Sally Walmsley is the Communications Manager for the RLA and award-winning Editor of RPI magazine. With 16 years’ experience writing for regional and national newspapers and magazines she is responsible for producing articles for our Campaigns and News Centre, the weekly E-News newsletter and editorial content for our media partners.

She issues press releases promoting the work of the RLA and its policies and campaigns to the regional and national media and works alongside the marketing team on the association’s social media channels to build support for the RLA and its work.

3 Comments

  • I am not convinced by this idea in it’s current form. I can’t see that the new landlord will be satisfied with having to make or trust the tenant to make an insurance claim to get any required deposit deductions. The insurance company may not pay out in full, or a tenant that frequently claims from the insurance may not be able to get an affordable policy.

  • There’s an issue I see with this idea – that of “bad tenants”.
    I’d want to see more detail on what happens if a tenant leaves the place in a terrible state but has passported their deposit to another landlord. After the previous landlord has got costs etc, and it’s been adjudicated, and the tenant turns round and basically says “what are you going to do, evict me ?” – does the deposit scheme pay the previous landlord and chase the tenant, or is the landlord left with recovering costs from a tenant that doesn’t want to pay ? Put another way, unless the previous landlord has some guarantee (eg the deposit scheme will guarantee payment and chase the tenant) – then why on earth would he agree to the tenant taking his deposit with him when he leaves ? Isn’t the idea of the deposit to cover (in part or full depending on scale etc) costs of fixing things after the tenant has left ?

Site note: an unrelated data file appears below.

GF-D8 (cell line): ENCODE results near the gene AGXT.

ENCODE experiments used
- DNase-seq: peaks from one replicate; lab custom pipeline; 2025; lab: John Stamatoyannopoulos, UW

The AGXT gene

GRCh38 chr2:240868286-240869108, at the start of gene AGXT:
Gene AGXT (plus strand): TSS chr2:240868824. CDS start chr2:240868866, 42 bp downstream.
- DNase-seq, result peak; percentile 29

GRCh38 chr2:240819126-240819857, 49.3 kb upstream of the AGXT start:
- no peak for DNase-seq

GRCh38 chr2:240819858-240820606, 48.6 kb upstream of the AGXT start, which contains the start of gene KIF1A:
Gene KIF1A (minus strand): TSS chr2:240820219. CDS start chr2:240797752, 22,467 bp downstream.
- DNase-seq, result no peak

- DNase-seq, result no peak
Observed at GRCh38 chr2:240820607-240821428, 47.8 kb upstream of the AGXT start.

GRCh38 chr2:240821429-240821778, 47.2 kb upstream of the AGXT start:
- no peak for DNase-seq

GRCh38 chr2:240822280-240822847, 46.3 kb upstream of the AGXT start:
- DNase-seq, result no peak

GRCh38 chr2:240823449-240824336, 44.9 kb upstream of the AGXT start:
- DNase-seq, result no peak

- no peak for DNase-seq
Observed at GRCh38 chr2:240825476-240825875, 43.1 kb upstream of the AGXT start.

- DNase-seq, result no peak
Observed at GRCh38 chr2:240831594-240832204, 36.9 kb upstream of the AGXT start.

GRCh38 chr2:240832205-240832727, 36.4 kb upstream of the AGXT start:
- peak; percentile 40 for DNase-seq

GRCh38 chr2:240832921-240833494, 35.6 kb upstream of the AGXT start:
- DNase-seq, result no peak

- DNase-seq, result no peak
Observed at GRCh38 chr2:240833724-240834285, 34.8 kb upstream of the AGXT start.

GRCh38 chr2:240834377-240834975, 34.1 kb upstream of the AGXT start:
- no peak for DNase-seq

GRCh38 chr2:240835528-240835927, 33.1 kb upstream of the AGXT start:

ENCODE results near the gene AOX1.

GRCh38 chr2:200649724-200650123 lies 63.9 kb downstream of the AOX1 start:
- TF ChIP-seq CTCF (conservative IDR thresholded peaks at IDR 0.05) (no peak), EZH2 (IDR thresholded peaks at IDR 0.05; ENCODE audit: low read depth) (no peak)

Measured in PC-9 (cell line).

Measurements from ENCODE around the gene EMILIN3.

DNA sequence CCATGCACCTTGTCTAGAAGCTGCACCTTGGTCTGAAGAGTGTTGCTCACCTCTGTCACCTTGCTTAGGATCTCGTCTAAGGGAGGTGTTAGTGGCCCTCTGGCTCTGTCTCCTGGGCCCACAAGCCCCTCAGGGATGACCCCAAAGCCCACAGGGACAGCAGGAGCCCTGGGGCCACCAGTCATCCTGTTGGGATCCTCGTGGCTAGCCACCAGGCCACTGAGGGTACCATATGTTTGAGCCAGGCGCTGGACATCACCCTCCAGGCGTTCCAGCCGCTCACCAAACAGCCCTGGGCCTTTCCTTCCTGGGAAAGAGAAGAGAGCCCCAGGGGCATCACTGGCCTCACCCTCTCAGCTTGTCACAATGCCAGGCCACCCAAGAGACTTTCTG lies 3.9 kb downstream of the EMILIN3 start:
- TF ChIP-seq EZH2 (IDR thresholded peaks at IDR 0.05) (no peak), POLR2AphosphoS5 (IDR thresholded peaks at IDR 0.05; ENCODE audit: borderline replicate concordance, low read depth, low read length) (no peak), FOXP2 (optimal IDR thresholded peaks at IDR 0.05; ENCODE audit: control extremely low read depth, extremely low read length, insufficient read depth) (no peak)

• We propose that the existing tenancy deposit schemes, which are well recognised and broadly trusted by landlords and tenants should be asked to offer a new type of product.
      This would be similar to the existing custodial deposit schemes so the deposit would be held by the scheme itself. This money held by the schemes would not receive interest and this would enable the schemes to partially fund themselves to keep costs low.
      At the end of each tenancy the tenant, if they were moving to a new tenancy, would provide the new landlord with a certificate from the scheme of the deposit they were holding.
      If that was acceptable to the new landlord it would continue to be held, otherwise the tenant would deposit more money with the scheme.
      The tenant would also buy a low cost insurance policy to cover any deductions from their deposit.
      At the end of the first tenancy deductions would be dealt with as they are now, with the scheme adjudicating any disputes and the tenant would be asked to make up the difference.
      If they failed to do so the insurance policy the tenant had bought would be used to make up the sum so that the new landlord would not be left without the security of the deposit they had expected.
      The scheme could then pursue the tenant for the money and could recover it by staged payments by agreement.